Have you tried to return some of your online purchases recently, only to learn that it will no longer be free?
The return policies of many online retailers have been changing, affecting the landscape of online shopping. Whether retailers add an extra shipping fee, offer you store credit instead of a refund, or require the item to be returned within a certain number of days, it seems like many platforms are shifting some of the costs to the consumers.
Why is this happening?
Free returns were initially offered across online stores to encourage the switch from shopping in person to shopping through the web, especially in earlier days when consumers were distrustful of purchasing items online. There was a large effort from online retailers to make shopping on their platforms as convenient as possible, even as they lost up to USD$10 - $20 for every return they received.
The policy of free returns remained even as online shopping became increasingly popular, as many retailers did not want to lose that competitive edge. However, consumer habits changed during the pandemic, with people buying more online and trying out different brands, causing return rates to increase drastically. Now, many large retailers, including Amazon, Zara, and H&M, are pushing back and changing their policies.
That being said, big retailers who may decide to discontinue their free return policy may face 3 major disadvantages for their businesses, like:
1. Decreased in Customer Satisfaction and Loyalty: Free returns contribute to a positive customer experience by providing convenience and flexibility. When customers feel confident that they can return an item hassle-free if it doesn't meet their expectations, they are more likely to make a purchase. On the contrary, if there's no free returns they would most likely not make the purchase.
2. Competitive Disadvantage: In the highly competitive e-commerce landscape, free returns have become the "norm'' offering among many online retailers. By discontinuing free returns, businesses risk losing their competitive edge and may drive customers to competitors who still provide this service. Maintaining free returns can help attract and retain customers in a market where options are plentiful.
3. Consumer Behaviour and Purchase Distrust: Removing free returns may deter customers from making purchases. Without the safety net of being able to return items without additional costs, shoppers may become more cautious and hesitant about trying new products or brands. This can lead to reduced sales volume and missed opportunities for retailers to introduce customers to their products and build brand loyalty.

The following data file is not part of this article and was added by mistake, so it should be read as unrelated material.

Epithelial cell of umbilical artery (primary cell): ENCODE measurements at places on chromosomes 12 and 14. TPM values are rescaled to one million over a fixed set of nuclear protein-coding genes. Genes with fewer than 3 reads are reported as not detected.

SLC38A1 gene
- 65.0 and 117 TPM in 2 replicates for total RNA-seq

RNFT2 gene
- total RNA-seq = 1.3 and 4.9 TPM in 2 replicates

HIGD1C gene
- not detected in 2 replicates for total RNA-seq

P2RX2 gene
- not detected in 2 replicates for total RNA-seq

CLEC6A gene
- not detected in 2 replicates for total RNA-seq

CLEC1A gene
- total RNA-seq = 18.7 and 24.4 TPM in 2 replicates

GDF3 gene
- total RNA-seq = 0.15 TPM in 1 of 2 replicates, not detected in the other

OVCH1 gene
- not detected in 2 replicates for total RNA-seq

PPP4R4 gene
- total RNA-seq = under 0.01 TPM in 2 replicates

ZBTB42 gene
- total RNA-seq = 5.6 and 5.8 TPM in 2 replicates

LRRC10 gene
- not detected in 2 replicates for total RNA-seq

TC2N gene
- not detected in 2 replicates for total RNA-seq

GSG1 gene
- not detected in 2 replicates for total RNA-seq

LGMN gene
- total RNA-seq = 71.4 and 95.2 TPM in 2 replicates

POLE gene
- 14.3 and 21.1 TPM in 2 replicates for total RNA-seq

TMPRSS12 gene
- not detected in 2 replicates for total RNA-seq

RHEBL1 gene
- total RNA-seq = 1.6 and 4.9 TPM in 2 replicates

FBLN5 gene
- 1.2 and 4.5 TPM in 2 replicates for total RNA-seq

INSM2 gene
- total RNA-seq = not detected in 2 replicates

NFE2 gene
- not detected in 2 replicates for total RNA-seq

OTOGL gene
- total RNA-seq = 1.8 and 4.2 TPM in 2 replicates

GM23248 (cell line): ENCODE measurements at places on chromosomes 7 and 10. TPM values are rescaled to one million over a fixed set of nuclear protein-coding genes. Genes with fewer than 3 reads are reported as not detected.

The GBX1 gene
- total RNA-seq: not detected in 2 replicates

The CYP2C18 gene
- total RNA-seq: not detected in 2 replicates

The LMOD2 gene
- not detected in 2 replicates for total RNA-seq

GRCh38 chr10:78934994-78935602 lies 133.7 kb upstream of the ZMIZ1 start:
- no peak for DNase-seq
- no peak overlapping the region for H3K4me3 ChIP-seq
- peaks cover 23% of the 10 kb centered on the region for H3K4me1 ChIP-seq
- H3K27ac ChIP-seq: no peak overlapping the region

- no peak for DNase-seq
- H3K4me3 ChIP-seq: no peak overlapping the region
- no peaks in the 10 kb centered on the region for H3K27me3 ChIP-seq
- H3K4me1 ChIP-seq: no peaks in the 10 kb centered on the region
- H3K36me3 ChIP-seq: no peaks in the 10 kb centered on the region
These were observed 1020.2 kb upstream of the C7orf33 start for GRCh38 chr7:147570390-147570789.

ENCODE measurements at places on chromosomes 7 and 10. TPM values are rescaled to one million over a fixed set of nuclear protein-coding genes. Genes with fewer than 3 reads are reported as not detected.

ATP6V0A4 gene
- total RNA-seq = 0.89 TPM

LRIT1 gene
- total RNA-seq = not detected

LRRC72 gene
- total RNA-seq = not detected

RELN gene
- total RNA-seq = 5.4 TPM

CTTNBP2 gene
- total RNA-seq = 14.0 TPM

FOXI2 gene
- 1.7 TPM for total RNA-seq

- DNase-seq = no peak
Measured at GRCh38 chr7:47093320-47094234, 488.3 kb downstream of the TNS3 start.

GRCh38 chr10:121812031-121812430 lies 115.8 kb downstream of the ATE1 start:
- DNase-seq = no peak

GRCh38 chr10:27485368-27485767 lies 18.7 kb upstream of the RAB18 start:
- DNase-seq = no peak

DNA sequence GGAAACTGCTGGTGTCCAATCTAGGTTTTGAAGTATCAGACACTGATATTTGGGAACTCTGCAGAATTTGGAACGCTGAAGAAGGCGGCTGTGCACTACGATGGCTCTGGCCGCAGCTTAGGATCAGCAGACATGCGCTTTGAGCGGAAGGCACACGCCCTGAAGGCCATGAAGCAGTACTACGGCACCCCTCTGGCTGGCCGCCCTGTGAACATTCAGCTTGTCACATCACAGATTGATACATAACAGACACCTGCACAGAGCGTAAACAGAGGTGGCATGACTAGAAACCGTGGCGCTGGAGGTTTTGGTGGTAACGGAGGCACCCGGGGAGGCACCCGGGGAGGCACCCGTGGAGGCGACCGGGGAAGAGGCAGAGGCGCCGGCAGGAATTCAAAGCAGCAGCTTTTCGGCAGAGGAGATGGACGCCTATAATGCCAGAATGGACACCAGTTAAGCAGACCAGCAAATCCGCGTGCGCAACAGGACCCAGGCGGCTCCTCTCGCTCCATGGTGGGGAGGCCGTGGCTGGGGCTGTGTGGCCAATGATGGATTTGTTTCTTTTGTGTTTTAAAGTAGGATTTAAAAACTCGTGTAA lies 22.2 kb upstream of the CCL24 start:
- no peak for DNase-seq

There is no doubt that offering "free returns'' comes at a financial cost, with the extra shipping and restocking fees. For large retailers, many of their returns are simply thrown away instead of resold, as that is most cost-effective for their business. While it's true that online retailers face costs associated with free returns, the overall cost structure of running an online store tends to be more favourable compared to operating physical brick-and-mortar stores. Online businesses can save on expenses such as rent, utilities, and staffing that are typically higher for physical stores. This cost advantage can offset the expenses incurred from processing returns, making free returns a worthwhile investment.
Thus, it's important for big retailers to carefully analyze their specific customer base, industry dynamics, and financial considerations when making decisions about free returns. While there are costs associated with providing this service, the potential benefits in terms of customer satisfaction, loyalty, and long-term revenue generation make it a valuable strategy for many businesses, especially big retailers in the competitive online market.
In the contrary, offering free returns may present challenges for small to medium businesses, such as:
Financial Constraints: Lack of funds for free returns, impacting profitability.
Limited Scale: Big retailers handle returns better due to infrastructure and partnerships.
Product Margins: Very tight margins to hinder free returns.
Inventory Management: Might struggle with restocking and storage costs.
Customer Base: Return rates vary, making free returns less beneficial for some.
Resource Allocation: Small businesses prioritize growth areas over free returns.
While offering free returns may present challenges for small to medium businesses, it's important to note that there are alternative approaches they can consider. For example, they could offer partial refunds, store credits, or exchanges instead of full cash refunds. Implementing clear return policies, providing accurate product information, and offering excellent customer service can also help mitigate the need for free returns and maintain customer satisfaction within the limitations of their resources.